IN RE: NEW YORK STATE CORRECTIONAL OFFICERS AND POLICE BENEVOLENT ASSOCIATION

Reset A A Font size: Print

Supreme Court, Appellate Division, Third Department, New York.

IN RE: NEW YORK STATE CORRECTIONAL OFFICERS AND POLICE BENEVOLENT ASSOCIATION, INC., et al., Appellants, v. NEW YORK STATE DEPARTMENT OF CORRECTIONS AND COMMUNITY SUPERVISION et al., Respondents.

519108

Decided: March 05, 2015

Before:  Lahtinen, J.P., Garry, Devine and Clark, JJ. Sheehan, Greene, Golderman & Jacques, Albany (Thien–Nga Nguyen–Clark of counsel), for appellants. Eric T. Schneiderman, Attorney General, Albany (Julie M. Sheridan of counsel), for respondents.

MEMORANDUM AND ORDER

Calendar Date:  January 15, 2015

Appeal from a judgment of the Supreme Court (Mott, J.), entered July 30, 2013 in Albany County, which dismissed petitioner's application, in a proceeding pursuant to CPLR article 78, to review a determination of respondents denying petitioner Gina Maliga's request to restore sick leave accruals.

Petitioner Gina Maliga, an employee of respondent Department of Corrections and Community Supervision (hereinafter DOCCS) and member of petitioner New York State Correctional Officers and Police Benevolent Association, Inc., took approved medical leave on November 3, 2012 and November 4, 2012.   When Maliga notified DOCCS that she was not returning to work on November 5, 2012 because her treating physician prevented her from doing so, Maliga's supervisor informed her that she needed to provide a note from her physician explaining her absence before she could return to work.   After Maliga submitted a note from her doctor stating that she was fit to return to work as of November 8, 2012, DOCCS required her to undergo an Employee Health Services (hereinafter EHS) examination before she could resume active duty.   On December 10, 2012, EHS deemed Maliga fit to return to work, which she did on December 12, 2012.   When DOCCS denied Maliga's request for the restoration of 22 days of sick leave credits that were used while she awaited EHS clearance to return to work, petitioners commenced this proceeding.   Supreme Court dismissed the petition and this appeal ensued.

Petitioners argue that Supreme Court erred in determining that respondents were not in violation of Civil Service Law

§ 72 (5) in their refusal to reinstate Maliga's accruals upon EHS's finding that she was fit to resume her job duties.   We agree with the court's determination that petitioners' reliance on that statute fails to afford them any relief.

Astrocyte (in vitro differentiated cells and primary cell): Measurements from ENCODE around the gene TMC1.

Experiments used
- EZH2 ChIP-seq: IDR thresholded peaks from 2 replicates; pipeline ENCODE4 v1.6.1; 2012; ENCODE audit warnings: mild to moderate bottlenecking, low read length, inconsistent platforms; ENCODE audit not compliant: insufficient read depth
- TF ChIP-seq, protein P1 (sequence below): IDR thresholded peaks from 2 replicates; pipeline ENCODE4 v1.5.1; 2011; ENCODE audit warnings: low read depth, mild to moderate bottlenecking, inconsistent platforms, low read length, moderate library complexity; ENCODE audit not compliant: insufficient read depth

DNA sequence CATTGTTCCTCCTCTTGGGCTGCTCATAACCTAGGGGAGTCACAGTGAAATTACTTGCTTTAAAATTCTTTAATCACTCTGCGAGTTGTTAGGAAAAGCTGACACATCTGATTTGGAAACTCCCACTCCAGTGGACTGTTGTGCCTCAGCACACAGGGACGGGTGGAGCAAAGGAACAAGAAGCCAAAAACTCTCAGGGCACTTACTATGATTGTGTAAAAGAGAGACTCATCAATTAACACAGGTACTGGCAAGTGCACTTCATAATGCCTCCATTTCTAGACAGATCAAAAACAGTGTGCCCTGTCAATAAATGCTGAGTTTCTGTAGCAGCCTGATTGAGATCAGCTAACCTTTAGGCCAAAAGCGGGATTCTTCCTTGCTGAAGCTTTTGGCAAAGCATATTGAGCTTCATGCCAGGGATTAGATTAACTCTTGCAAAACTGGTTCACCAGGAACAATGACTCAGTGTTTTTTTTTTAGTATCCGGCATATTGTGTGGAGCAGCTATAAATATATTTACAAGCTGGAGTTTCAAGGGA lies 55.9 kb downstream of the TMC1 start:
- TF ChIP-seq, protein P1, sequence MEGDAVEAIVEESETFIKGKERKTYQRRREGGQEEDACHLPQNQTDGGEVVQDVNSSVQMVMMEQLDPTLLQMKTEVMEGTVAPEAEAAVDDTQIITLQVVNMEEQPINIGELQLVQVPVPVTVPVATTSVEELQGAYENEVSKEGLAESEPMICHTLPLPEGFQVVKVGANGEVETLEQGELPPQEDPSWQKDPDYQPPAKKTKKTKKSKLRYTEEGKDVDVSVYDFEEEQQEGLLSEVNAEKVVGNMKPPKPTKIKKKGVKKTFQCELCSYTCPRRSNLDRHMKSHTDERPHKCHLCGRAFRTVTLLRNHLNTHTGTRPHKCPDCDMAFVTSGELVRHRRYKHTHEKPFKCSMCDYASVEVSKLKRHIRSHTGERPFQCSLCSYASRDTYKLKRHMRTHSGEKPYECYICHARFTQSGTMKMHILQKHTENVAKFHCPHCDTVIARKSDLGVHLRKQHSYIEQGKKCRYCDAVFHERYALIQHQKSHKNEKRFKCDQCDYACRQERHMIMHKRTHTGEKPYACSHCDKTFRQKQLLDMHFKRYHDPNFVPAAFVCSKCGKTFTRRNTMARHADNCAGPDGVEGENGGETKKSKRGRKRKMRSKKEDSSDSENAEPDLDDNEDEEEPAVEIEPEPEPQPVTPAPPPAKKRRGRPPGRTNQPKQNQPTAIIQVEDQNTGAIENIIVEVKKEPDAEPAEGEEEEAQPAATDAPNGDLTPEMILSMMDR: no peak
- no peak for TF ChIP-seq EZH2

Civil Service Law § 72 provides, in pertinent part, that if an appointing authority has probable cause to believe that an employee's presence at work poses a risk of danger to people or property, or would otherwise materially disrupt work operations, it can elect to immediately place such employee on an involuntary leave of absence.   In the event that the employee is ultimately deemed fit to resume employment, the employee must be returned to his or her position and any leave credits lost as a result of placement on involuntary leave must be restored (see Civil Service Law § 72[5] ).   Here, nothing in the record suggests that Maliga was placed on involuntary leave and, in fact, the evidence shows that respondents exercised their right—under 4 NYCRR 21.3(e) and article 14 of the parties' collective bargaining agreement—to subject Maliga to an EHS assessment to ensure that she could properly perform her job responsibilities.   Those regulatory and collective bargaining agreement provisions allowed respondents to require Maliga, following a medical absence, to be examined by respondents' designated physician in order to ensure that she was capable of performing her work duties before being permitted to resume her employment.

Nor are we convinced that the Court of Appeals' decision in Matter of Sheeran v New York State Dept. of Transp.  (18 NY3d 61 [2011] ) requires a different result.   Unlike the petitioners in Matter of Sheeran, who were found unfit to return to work following an EHS examination and thereafter placed on an involuntary leave of absence (id. at 63), Maliga was given EHS approval to return to her job and was never placed on involuntary leave.   We find unavailing petitioners' assertion that DOCCS's refusal to allow Maliga to return to work for weeks after her personal physician indicated that she was fit to do so constituted a de facto involuntary leave.   That respondents' reliance on a bargained-for employee leave provision significantly affected Maliga's time accruals does not render such determination arbitrary and capricious (see CPLR 7803[3];  Matter of Hudson Val. Community Coll. [Hudson Val. Community Coll. Faculty Assn.], 121 AD3d 1385, 1387 [2014] ).   Having found that Supreme Court properly dismissed the petition, respondents' alternate argument for an affirmance has become academic.

Lahtinen, J.P., Garry and Clark, JJ., concur.

ORDERED that the judgment is affirmed, without costs.

ENTER:

Robert D. Mayberger

Clerk of the Court

Copied to clipboard